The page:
On July 2, 1937, famed aviatrix Amelia Earhart went missing during an attempt at a round-the-world flight along with her navigator, Fred Noonan. Following the report of her disappearance, U.S. Navy and Coast Guard vessels, including the aircraft carrier USS Lexington, assisted in search operations. These efforts are detailed in the “U.S. Navy Report of the Search for Amelia Earhart, July 2-18, 1937″.
While the details around Amelia Earhart’s disappearance remain a mystery, researchers recently found this photograph within the holdings of the National Archives which they believe shows Amelia Earhart and Fred Noonan alive on a dock in the Marshall Islands after their disappearance over the Pacific Ocean.
There is much to learn about Amelia Earhart in the resources and records held at the National Archives. For example, a search in our Catalog reveals photographs of Earhart, documents related to the search of her missing aircraft, as well as a letter she wrote to President Franklin D. Roosevelt before her flight, asking for help coordinating with the Navy to refuel her plane in air over Midway Island. You can also learn more about the radio log of the last communications with Earhart on our Text Message blog.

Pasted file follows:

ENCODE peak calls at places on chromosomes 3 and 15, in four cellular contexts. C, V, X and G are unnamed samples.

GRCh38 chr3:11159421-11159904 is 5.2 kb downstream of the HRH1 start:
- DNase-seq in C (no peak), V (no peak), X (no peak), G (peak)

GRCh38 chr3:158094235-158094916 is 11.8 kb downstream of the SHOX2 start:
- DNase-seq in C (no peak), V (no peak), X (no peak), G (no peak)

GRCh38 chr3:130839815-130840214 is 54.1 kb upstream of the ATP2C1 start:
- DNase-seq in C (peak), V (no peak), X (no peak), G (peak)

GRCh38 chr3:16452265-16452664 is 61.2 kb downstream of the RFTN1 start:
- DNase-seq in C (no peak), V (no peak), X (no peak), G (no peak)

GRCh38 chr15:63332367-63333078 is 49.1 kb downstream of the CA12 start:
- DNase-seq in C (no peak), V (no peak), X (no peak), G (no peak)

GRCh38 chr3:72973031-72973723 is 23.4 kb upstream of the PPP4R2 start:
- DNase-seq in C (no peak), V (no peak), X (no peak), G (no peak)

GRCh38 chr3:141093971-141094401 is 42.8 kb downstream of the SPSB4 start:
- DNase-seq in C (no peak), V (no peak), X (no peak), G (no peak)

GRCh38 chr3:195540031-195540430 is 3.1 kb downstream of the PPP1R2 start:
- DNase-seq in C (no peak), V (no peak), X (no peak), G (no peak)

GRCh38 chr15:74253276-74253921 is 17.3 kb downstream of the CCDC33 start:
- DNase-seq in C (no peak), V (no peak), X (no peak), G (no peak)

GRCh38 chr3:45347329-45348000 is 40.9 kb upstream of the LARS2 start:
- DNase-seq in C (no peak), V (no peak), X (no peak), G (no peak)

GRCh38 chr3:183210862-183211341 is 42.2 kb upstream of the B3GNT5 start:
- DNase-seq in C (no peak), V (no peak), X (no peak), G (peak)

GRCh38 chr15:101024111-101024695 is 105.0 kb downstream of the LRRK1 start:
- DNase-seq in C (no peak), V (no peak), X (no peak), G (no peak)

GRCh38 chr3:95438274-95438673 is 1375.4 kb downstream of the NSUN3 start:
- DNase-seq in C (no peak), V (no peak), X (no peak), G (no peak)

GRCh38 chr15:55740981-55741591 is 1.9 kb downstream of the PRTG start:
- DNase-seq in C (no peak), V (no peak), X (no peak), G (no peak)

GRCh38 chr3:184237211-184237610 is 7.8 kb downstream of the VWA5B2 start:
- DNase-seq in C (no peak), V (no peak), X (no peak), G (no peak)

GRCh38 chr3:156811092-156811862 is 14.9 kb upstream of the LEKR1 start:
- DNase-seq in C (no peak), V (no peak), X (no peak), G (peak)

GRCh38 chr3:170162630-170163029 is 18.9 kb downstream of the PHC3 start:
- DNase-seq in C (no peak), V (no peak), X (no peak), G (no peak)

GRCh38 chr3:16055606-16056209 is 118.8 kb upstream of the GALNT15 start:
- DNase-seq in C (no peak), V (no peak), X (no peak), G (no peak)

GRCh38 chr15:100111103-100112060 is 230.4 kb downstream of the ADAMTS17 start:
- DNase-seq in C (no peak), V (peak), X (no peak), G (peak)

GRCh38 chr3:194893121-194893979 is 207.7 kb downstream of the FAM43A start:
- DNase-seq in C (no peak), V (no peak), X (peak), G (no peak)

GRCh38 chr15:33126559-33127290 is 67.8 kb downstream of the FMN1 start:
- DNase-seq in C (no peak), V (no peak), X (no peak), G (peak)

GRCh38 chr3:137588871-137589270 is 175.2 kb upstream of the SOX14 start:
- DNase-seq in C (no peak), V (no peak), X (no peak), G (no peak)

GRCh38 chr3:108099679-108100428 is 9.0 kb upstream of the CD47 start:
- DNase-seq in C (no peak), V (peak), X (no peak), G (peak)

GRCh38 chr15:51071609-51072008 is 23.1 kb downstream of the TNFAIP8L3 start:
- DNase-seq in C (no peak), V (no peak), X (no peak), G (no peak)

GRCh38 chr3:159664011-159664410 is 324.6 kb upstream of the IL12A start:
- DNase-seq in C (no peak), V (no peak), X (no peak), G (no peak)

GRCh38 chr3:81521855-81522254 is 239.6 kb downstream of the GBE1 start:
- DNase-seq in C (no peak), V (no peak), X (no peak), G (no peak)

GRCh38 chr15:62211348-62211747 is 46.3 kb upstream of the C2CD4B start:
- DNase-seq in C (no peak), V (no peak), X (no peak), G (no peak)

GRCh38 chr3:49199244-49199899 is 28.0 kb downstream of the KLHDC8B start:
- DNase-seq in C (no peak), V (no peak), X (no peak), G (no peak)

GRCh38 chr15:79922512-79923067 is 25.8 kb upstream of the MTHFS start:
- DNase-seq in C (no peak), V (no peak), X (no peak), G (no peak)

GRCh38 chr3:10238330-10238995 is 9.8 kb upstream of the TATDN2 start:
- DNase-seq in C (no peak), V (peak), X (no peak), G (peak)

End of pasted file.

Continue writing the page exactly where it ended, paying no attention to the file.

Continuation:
View more National Archives resources related to Amelia Earhart on archives.gov.
While we may never know the complete story of what happened to Amelia Earhart during her fateful flight 80 years ago, this photograph is just one example of the many fascinating finds uncovered by researchers at the National Archives on a regular basis. Among the billions of records held at the National Archives, there is always something new to discover. What will you uncover in your research?